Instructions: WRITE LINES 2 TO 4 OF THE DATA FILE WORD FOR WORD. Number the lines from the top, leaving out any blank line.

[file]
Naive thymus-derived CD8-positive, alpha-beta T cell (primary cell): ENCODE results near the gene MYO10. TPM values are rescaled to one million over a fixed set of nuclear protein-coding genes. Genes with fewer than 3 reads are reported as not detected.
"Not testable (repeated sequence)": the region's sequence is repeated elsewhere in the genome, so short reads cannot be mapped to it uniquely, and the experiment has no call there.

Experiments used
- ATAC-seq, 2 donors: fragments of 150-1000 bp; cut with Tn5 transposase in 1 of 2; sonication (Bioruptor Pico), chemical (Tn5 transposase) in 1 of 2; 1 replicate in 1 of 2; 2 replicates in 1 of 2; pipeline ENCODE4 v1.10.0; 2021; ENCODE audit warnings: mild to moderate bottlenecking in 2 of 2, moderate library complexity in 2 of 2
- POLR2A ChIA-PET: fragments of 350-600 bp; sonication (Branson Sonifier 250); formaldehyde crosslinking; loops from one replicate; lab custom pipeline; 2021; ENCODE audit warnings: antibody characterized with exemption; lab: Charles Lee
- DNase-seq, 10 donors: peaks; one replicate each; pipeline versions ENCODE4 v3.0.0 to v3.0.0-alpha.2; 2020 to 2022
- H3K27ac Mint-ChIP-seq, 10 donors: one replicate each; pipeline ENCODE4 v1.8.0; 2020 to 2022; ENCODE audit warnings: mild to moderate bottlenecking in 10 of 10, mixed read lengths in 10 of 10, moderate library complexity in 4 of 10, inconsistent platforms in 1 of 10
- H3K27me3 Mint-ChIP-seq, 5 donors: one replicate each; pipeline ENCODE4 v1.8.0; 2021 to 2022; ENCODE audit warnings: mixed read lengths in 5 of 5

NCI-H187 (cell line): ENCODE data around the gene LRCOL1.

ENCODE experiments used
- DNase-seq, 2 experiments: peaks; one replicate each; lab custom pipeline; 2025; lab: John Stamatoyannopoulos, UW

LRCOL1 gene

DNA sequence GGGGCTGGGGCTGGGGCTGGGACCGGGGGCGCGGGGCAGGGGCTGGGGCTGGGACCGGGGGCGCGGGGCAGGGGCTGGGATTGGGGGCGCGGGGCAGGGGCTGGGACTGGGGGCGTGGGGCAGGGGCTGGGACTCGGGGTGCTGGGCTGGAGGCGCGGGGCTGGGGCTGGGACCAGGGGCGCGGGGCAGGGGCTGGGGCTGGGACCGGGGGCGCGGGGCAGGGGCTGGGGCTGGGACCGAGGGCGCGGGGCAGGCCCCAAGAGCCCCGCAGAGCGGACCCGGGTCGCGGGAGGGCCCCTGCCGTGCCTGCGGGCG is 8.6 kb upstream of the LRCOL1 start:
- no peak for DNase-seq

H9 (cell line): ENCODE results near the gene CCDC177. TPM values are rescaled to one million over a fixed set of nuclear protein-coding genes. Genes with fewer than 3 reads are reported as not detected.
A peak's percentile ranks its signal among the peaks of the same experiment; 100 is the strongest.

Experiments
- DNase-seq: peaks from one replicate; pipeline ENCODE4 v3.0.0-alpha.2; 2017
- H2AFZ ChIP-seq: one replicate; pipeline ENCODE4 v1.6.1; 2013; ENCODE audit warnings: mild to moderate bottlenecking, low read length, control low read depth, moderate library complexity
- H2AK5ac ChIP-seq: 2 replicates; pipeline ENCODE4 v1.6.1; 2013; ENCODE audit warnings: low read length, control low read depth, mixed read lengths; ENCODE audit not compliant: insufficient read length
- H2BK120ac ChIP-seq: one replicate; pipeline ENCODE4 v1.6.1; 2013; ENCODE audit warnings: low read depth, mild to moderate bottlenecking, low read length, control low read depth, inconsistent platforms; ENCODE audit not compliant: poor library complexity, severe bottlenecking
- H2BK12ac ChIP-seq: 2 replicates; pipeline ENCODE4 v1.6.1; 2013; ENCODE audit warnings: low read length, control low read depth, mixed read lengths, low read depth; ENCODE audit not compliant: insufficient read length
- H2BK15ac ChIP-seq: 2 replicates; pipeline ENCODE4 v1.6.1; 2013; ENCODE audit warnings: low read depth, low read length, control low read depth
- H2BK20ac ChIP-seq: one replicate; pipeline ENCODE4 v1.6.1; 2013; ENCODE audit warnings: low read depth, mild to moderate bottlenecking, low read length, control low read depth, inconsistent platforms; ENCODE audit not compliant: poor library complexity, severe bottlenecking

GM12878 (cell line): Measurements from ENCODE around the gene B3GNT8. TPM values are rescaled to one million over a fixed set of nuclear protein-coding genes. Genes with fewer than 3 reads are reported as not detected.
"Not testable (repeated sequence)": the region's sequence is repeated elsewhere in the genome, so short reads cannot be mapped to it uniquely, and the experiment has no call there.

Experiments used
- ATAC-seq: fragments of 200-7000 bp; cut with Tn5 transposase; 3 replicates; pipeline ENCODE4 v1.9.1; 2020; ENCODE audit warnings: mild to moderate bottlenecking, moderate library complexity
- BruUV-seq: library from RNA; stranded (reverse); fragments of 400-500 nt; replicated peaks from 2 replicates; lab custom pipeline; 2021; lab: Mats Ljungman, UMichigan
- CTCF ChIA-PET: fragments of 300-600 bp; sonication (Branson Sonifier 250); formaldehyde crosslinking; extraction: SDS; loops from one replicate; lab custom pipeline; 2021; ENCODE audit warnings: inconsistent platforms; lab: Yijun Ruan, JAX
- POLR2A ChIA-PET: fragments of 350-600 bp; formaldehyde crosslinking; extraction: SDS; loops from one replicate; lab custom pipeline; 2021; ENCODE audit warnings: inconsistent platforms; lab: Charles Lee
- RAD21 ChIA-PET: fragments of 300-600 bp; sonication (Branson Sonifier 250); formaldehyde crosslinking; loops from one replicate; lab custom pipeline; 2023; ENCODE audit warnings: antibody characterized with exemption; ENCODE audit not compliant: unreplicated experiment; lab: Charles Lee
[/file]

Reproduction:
"Not testable (repeated sequence)": the region's sequence is repeated elsewhere in the genome, so short reads cannot be mapped to it uniquely, and the experiment has no call there.

Experiments used
- ATAC-seq, 2 donors: fragments of 150-1000 bp; cut with Tn5 transposase in 1 of 2; sonication (Bioruptor Pico), chemical (Tn5 transposase) in 1 of 2; 1 replicate in 1 of 2; 2 replicates in 1 of 2; pipeline ENCODE4 v1.10.0; 2021; ENCODE audit warnings: mild to moderate bottlenecking in 2 of 2, moderate library complexity in 2 of 2